Monument Valley to Four Corners

Looking back on Monument Valley from I-163.

After spending some time in Monument Valley, we were headed onto the next part of our trip: The Four Corners Monument, which is the spot where the borders of the 4 states of Arizona, Utah, Colorado, and New Mexico meet.

The drive from Monument Valley, Utah, to the Four Corners Monument is approximately 1.5 hours. You have a few different options on driving there. The route that we took and is written about here, travels Northeast on I-163 through Mexican Hat and Bluff, Utah, then Southeast on Route 162 into Colorado and finally on I-160 to the Four Corners.


*This map may have the shorter route highlighted. We took the northern route through the state of Utah.
 

 

Monument Valley

We started our drive leaving Monument Valley behind. There are still plenty of spots to pull over and take photos, and some road side stands where the Navajo are selling their crafts.

 

Seeing the Monuments from the road gave a different view than what we saw in the park.

 

Leaving Monument Valley on I-163 North.

 

Saying goodbye to the monuments as we headed out of the valley.

 

If you’re on I-163 going in either direction, you have to stop here to get your picture taken next to this beautiful backdrop! It’s around the spot where Forest Gump was in the famous movie!

 

Looking back on Monument Valley from I-163.

 

 

Mexican Hat, Utah

A small town with a couple cafes and restaurants, and a few places to stay. The neat thing to watch for passing through here is the “Mexican Hat”. A stone formation that looks like a big Mexican sombrero hat! It’s a flat red rock balanced on another smaller one that will be off to your right if you’re heading north. It’s a little bit past the town so keep an eye open for it. You’ll know it when you see it!

Side Trips:

Goosenecks State Park – This park is a short ways away from Mexican hat. If you’re going to be in the area a few days it may be worth a visit if you’d like to see great views of the San Juan River below. The “Goosenecks” refer to the narrow cliffs that appear as the river meanders back and forth. There is a small $5 fee to enter the park as of 2017.

Valley of the Gods – Another place you can stop at, or more or less drive through. There’s a 17 mile unpaved road that takes you through a bunch of monuments(sounds just like Monument Valley, right?). I didn’t get to see it, but would have loved to stop if we had more time. It’s located on lands taken care of by the Bureau of Land Management. You can stop and take pictures, hike, bike, camp, etc.. There are no fees!

 

Crossing the San Juan River into Mexican Hat, Utah

 

It’s the Mexican Hat!

 

Heading northeast towards Bluff, Utah

 

I’m just so amazed by all the cool formations out there! Look at those wavy hills!

 

There was this neat notch in the cliff face for the road to go in as we headed towards Bluff. The Red sandstone cliff was right there, so close.

 

 

Bluff, Utah

The next small town you’ll come across is Bluff. You can’t miss it, it’ll be the town with a lot of neat looking stone cliffs, or bluffs, right up next to it. There are some restaurants and cafes, a gas station…although I can’t vouch for any of them as when we were driving through the café we stopped at was closed, as was the gas station. But according to their website they are there, along with some places to stay overnight. There’s also a historic section with a free museum.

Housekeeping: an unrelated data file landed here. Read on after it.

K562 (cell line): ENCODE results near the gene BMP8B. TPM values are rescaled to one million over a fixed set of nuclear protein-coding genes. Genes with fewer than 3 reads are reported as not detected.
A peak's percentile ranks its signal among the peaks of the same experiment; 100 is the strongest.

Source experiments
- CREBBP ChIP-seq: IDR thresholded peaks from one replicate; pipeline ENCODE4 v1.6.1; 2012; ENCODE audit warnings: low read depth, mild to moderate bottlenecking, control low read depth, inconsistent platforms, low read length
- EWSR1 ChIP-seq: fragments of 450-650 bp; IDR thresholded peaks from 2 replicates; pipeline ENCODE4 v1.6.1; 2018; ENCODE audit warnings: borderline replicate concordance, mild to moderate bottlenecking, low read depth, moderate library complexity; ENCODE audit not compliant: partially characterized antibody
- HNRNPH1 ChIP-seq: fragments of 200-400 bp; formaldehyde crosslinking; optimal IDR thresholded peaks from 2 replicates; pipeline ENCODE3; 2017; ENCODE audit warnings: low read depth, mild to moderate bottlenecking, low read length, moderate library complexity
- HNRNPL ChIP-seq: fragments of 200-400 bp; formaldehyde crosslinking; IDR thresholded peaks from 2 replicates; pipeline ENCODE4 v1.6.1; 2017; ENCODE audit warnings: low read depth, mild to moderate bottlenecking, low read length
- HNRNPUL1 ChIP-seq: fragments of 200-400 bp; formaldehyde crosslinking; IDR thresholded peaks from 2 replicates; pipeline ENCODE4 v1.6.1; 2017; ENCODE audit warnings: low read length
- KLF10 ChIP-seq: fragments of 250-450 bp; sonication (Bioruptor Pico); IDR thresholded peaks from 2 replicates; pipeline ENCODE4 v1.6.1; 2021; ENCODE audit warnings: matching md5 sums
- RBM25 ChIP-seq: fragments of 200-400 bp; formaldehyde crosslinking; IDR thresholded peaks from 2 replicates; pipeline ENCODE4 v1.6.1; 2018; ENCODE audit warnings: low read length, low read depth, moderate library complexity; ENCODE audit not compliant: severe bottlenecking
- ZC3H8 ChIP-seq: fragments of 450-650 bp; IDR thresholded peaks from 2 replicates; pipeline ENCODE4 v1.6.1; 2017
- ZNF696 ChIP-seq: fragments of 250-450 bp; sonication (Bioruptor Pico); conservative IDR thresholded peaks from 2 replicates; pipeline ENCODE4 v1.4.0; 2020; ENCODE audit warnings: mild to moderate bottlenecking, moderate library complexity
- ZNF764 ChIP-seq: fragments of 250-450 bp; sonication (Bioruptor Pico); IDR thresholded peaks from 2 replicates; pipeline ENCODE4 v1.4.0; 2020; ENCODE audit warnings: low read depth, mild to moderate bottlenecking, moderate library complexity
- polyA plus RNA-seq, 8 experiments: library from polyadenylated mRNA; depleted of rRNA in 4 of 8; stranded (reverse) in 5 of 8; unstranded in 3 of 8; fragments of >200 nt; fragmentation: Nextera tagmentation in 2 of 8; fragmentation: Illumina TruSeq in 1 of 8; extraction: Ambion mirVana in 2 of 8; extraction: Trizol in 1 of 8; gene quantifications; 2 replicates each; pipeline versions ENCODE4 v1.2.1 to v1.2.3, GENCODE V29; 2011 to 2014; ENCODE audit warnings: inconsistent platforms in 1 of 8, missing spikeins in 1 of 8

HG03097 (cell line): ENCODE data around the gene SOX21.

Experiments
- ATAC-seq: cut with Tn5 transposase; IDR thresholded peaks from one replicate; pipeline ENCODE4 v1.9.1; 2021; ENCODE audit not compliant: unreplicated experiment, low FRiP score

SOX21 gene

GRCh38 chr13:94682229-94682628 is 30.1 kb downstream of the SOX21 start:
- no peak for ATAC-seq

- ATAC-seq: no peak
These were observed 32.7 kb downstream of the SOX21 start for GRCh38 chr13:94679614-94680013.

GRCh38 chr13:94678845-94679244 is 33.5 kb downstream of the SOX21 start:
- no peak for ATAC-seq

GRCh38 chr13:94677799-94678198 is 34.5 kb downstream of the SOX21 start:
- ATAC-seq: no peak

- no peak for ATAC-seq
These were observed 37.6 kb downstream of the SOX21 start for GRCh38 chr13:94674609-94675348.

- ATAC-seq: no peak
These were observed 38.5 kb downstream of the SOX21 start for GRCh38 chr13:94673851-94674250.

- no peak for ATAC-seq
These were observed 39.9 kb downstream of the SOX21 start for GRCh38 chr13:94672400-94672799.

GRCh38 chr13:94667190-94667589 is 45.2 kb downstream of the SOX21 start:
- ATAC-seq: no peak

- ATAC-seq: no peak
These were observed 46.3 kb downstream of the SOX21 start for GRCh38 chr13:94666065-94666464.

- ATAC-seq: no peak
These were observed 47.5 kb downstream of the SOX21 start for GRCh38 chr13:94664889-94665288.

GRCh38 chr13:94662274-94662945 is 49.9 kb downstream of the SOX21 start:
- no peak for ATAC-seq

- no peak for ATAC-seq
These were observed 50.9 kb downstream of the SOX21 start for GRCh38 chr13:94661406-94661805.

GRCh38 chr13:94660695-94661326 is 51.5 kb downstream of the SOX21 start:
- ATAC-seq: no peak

The town itself was occupied by Ancestral Puebloans since around 650 AD. In the more recent past a group of Mormon missionaries established themselves there in the late 1800’s.

 

The big bluffs that give the town it’s name and make it unique.

 

Just look at all the cool rock formations here! No wonder people settled in such a neat looking place.

 

On the road leaving town the bluffs continued for a while.

 

Southeastern Utah on route 162

 

Montezuma Creek

This is one of the last small towns you’ll pass through, and is located on the Navajo Reservation. It’s got a lot more vegetation than the surrounding areas, and it’s right next to the San Juan River. Oil was found here in the 1950’s and you’ll notice a few rigs as you drive by.

Side Trip:

Hovenweep National Monument – Another place I didn’t have time to see but figured I’d should mention. If you’d like to go on another detour trip, you’ll see signs for Hovenweep as you pass through, it’s about 20 miles northeast of Montezuma Creek. There are ruins from the Ancestral Puebloans who used to live in the area with a lot of historical information, even a visitor’s center. So if you’re interested I’d plan a few hours to take it all in.

 

San Juan River Valley around Montezuma Creek

 

You can see the San Juan river on the right of the image. It was quite close to the town and there was more vegetation in the area because of it.

 

Beautiful Painted Desert formations

 

Entering Colorado

As we entered Southwest Colorado, the beautiful southern Rocky Mountains came into view along with sweeping plains of grass for miles.

The southern Rocky Mountains of Colorado

 

Nearing the Four Corners!

 

We took a few steps into New Mexico!

 

 

Four Corners Monument Entrance

And that was it, we made it! I know the entrance doesn’t look that impressive. But if you ask my opinion, it was worth it getting to stand in such a neat geographical location as the Four Corners!

The drive itself was easy, barely any traffic on the road in October when we went, and was really enjoyable with lots of different scenery to take in.

Now onto seeing the Four Corners!

 

If you’d like to see more pictures of the drive, check out my much bigger photo album on Flickr!

 


 

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